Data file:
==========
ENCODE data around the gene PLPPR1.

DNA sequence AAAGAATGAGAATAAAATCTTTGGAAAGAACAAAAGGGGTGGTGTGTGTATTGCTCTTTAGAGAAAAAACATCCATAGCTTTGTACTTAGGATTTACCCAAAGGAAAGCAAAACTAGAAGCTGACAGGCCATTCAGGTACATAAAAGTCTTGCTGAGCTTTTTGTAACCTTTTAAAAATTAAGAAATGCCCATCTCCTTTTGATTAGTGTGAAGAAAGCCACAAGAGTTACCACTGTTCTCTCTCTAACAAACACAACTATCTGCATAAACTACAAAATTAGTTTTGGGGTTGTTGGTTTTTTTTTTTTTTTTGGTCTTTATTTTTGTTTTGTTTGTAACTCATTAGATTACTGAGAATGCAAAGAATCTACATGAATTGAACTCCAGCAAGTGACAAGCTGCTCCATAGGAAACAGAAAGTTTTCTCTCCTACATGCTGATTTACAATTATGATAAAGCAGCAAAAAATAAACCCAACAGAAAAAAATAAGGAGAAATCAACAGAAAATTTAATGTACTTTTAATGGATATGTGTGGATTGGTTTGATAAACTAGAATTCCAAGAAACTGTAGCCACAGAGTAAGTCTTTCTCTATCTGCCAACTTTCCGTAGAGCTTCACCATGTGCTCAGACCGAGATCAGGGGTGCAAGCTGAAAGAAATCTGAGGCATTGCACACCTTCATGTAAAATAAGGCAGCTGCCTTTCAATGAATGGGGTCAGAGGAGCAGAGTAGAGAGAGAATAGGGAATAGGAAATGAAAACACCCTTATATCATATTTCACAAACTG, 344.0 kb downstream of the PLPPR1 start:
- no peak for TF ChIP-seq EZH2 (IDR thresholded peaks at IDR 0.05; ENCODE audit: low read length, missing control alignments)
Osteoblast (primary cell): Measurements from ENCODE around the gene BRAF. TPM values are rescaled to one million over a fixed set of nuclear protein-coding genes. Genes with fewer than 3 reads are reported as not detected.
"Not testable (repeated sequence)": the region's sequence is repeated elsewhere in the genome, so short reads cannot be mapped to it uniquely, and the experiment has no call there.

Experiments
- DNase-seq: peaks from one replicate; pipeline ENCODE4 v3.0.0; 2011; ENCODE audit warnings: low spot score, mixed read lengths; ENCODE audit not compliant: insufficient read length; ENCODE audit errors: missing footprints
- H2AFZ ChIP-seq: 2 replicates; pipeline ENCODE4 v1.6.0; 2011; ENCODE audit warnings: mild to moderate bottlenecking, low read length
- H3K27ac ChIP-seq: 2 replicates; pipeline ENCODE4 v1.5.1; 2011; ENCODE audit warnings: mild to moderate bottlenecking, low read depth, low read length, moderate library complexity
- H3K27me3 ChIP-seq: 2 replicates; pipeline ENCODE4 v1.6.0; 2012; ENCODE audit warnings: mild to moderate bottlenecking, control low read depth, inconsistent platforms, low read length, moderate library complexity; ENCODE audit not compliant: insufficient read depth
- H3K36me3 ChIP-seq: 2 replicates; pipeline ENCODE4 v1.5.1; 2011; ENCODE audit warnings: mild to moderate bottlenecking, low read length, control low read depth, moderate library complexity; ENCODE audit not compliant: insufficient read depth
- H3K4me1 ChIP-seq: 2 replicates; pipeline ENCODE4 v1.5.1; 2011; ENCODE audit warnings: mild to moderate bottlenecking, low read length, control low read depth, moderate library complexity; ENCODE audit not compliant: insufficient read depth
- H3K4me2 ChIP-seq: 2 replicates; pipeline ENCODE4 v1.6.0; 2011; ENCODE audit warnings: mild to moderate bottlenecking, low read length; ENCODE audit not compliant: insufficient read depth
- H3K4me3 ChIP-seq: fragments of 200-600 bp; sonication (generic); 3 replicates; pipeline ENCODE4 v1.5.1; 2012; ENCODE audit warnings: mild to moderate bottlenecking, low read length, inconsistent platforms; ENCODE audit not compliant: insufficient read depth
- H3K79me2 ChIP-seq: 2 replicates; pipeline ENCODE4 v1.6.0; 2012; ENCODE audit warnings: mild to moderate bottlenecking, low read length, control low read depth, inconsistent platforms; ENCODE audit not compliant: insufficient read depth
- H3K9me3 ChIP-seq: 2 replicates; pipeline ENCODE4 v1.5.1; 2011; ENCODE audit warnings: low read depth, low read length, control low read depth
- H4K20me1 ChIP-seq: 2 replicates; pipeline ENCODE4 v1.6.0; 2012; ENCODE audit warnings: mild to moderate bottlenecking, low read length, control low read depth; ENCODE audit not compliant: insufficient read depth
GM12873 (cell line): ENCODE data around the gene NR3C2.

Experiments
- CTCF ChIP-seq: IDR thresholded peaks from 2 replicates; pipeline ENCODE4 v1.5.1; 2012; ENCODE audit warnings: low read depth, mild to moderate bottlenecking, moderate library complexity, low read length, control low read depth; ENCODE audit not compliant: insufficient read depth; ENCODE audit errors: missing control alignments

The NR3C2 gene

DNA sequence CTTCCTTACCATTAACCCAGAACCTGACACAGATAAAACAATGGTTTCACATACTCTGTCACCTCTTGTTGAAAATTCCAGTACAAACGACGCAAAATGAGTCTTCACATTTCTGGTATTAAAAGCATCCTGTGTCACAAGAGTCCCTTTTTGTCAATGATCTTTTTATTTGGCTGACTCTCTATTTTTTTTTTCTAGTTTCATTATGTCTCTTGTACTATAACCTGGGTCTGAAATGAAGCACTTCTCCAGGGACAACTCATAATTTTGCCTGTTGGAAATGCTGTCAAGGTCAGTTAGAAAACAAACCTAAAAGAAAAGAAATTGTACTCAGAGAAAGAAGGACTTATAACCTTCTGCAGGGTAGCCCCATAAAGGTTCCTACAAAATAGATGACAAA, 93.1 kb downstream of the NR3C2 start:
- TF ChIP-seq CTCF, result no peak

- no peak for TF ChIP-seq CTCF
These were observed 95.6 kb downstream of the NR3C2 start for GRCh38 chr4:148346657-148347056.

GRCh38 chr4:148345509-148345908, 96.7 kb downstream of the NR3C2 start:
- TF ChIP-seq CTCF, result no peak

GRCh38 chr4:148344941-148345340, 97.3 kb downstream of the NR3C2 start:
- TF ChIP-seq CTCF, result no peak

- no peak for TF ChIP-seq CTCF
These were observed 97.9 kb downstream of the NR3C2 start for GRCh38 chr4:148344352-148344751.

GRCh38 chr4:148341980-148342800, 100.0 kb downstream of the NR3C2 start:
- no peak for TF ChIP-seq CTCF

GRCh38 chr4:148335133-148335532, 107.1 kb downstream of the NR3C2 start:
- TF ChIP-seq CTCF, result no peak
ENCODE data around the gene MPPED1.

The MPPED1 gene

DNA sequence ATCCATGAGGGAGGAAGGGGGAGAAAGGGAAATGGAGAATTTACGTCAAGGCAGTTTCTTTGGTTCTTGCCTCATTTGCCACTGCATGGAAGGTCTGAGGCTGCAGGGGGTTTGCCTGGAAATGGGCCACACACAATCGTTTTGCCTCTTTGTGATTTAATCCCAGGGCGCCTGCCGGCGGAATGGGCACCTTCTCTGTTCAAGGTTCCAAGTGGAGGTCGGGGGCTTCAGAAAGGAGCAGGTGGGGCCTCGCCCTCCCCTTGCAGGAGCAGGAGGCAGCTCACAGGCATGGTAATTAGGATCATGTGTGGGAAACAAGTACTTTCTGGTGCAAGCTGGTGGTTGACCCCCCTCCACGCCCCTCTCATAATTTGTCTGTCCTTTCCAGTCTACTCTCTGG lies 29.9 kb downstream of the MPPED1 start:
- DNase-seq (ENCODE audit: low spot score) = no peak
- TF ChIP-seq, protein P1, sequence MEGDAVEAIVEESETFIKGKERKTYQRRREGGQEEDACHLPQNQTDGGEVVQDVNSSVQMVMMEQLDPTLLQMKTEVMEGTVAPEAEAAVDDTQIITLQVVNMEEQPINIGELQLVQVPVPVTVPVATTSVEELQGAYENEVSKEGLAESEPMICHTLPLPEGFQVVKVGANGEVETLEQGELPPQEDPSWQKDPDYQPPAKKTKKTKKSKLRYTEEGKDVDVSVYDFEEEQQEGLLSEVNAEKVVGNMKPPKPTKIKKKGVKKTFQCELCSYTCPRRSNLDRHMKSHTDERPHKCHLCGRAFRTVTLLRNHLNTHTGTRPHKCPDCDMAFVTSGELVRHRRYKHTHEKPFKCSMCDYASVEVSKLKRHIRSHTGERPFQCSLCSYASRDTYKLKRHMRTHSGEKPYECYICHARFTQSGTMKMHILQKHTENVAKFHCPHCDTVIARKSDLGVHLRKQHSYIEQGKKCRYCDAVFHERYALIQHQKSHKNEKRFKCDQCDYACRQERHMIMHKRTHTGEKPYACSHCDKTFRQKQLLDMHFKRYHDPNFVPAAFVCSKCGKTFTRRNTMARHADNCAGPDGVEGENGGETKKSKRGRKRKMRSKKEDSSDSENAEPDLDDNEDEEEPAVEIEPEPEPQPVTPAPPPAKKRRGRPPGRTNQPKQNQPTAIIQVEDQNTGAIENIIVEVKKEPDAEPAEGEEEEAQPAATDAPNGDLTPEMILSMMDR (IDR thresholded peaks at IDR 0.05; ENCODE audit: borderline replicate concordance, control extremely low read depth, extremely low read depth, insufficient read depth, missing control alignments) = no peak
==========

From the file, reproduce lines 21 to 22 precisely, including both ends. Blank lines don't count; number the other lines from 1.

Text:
The NR3C2 gene

DNA sequence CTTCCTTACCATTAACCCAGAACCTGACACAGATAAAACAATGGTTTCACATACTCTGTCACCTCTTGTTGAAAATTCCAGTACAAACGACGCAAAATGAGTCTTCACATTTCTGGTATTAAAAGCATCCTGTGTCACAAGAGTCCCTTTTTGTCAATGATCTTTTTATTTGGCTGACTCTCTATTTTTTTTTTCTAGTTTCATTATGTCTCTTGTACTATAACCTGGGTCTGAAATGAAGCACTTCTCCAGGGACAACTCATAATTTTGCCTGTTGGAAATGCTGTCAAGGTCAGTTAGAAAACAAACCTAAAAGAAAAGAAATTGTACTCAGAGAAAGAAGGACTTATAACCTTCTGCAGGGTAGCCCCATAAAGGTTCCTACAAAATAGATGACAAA, 93.1 kb downstream of the NR3C2 start: